Politics & Government

She runs this town now. So who is Elizabeth Pauli?

Elizabeth Pauli, long-time city attorney, is Tacoma's newly hired city manager.
Elizabeth Pauli, long-time city attorney, is Tacoma's newly hired city manager. phaley@thenewstribune.com

When it became clear that the finalists for Tacoma’s open city manager job were less than ideal, the City Council turned to a familiar face.

City Attorney Elizabeth Pauli had not sought the position and was nervous that she could even do the job. But after some cajoling, Pauli, who served as the city’s interim manager in the wake of T.C. Broadnax’s departure, agreed to give it a try.

It was a relief to a council faced with a slate of imperfect candidates.

“I just felt like there was no one (finalist) that made me say, ‘Wow, this is worth having Elizabeth not do the job,’” Councilman Robert Thoms said recently. “To me, she was already setting the bar. These three people would have been different than her, but they wouldn’t have been better, so I was excited about the idea that we should go back to her.”

Many people familiar with the inner workings of City Hall told The News Tribune that Pauli is a solid choice. Council members said they like her experience, familiarity and longtime commitment to Tacoma. They called her smart, hardworking and responsive.

But she also brings some baggage of her own, including at least one lingering legal matter that could see her deposed some time in the near future.

Pauli, the first woman ever appointed to the city’s top job, said she understands the added scrutiny her new position brings.

“Certainly, as city attorney, I own the decisions I’m responsible for, and I understand that criticism comes with different decisions,” she said.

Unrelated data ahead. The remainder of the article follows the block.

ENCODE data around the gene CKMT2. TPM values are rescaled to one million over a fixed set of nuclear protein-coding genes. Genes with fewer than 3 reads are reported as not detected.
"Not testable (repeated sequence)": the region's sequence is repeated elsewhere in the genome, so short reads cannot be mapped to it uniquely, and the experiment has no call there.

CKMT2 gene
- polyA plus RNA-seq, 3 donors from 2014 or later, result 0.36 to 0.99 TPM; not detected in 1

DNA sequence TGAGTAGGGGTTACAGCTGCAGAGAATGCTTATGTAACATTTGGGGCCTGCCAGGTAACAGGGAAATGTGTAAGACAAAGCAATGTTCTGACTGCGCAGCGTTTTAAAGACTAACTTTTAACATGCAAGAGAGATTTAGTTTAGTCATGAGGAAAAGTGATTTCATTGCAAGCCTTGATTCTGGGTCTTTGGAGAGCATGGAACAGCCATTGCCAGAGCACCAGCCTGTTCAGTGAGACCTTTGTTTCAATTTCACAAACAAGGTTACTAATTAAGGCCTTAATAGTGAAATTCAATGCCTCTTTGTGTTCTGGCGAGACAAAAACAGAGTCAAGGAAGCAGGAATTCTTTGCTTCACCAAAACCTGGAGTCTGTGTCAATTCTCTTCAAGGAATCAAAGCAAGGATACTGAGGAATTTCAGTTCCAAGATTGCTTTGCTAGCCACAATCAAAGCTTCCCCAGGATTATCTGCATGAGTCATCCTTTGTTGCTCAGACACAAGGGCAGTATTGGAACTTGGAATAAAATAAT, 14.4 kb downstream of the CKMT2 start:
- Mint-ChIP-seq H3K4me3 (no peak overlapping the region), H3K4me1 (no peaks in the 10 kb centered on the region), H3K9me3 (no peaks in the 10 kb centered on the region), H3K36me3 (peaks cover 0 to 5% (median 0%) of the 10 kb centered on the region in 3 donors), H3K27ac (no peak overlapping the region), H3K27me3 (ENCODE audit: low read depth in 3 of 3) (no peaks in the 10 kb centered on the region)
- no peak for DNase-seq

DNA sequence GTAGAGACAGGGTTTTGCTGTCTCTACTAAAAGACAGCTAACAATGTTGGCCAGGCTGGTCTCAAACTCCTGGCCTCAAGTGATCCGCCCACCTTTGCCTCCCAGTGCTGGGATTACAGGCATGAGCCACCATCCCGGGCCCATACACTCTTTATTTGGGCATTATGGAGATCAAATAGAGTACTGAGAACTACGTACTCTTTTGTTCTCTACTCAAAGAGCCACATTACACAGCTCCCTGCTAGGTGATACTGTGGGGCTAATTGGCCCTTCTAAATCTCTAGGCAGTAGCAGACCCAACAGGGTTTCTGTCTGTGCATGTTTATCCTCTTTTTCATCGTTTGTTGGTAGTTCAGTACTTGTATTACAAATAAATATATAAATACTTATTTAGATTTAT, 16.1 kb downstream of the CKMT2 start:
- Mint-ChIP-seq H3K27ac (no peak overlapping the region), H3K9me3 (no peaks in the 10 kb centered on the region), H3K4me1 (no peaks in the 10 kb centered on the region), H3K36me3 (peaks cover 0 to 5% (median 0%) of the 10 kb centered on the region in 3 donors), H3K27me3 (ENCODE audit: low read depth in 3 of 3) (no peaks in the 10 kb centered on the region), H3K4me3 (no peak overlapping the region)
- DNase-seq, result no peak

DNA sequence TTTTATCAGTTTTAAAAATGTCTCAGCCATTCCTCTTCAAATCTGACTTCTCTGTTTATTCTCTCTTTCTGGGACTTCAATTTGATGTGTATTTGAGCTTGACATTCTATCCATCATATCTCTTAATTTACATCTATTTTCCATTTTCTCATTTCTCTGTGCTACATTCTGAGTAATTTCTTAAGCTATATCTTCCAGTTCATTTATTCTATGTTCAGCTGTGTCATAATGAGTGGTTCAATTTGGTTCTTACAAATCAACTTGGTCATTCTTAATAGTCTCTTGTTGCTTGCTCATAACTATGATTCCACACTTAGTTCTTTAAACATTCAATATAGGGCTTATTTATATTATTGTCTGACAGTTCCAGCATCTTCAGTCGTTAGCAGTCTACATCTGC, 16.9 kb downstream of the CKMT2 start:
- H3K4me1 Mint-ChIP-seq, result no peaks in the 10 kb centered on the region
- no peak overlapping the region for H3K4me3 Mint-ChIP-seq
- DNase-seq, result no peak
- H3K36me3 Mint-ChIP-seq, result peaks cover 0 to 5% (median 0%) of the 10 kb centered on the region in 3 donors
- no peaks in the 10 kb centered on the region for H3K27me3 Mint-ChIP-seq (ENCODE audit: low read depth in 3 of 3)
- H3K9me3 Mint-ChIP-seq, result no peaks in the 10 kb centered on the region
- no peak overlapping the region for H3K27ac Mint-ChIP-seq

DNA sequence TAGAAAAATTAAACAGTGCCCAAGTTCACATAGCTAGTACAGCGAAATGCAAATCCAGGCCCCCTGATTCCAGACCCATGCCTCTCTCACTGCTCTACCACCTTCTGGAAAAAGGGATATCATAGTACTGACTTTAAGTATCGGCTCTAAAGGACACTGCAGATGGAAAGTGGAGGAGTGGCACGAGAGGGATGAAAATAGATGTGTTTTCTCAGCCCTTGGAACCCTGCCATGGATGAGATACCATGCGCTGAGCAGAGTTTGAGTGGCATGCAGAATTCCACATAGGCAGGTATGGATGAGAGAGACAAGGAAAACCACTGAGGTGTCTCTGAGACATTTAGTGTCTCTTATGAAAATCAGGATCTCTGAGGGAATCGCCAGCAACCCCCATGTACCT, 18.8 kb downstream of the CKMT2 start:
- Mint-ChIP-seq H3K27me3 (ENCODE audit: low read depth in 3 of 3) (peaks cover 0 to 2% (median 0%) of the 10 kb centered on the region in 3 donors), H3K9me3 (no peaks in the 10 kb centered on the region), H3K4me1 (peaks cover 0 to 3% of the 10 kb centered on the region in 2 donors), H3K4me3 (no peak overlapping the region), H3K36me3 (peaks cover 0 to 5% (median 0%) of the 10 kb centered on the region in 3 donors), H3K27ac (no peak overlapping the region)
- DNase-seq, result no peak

Shy by nature, Pauli said she also understands she must now take a more visible role in a position responsible for more than 2,000 employees and a biennial general budget of $1.9 billion.

“I recognize clearly the distinction between the roles, and one of the important distinctions is getting out into the community more,” Pauli said. “Frankly, at heart, I’m a fairly shy person, but on the other hand, again, I clearly recognize that is an essential part of this role, and I always respond to calls to duty.”

Pauli will be paid $237,348.80 a year – a 5 percent increase from her pay as city attorney. That’s less than Broadnax was making when he left Tacoma, but more than what he was paid when he started out here.

The council approved her contract at Tuesday’s meeting. Because she’s not relocating, Pauli won’t be paid moving expenses (Broadnax got $25,000 to relocate, plus a $20,000 “housing equalization allowance”). She has also asked to waive a $550 monthly car stipend, but the city will pay to continue her professional license, so she can continue to practice law.

Her contract goes until May 15, 2019.

A weak field boosted Pauli